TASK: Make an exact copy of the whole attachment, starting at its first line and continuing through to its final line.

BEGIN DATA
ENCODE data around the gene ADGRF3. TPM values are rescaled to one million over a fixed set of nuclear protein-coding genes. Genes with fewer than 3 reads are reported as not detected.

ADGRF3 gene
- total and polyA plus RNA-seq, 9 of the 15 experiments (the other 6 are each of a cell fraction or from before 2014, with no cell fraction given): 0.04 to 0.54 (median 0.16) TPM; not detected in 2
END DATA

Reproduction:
ENCODE data around the gene ADGRF3. TPM values are rescaled to one million over a fixed set of nuclear protein-coding genes. Genes with fewer than 3 reads are reported as not detected.

ADGRF3 gene
- total and polyA plus RNA-seq, 9 of the 15 experiments (the other 6 are each of a cell fraction or from before 2014, with no cell fraction given): 0.04 to 0.54 (median 0.16) TPM; not detected in 2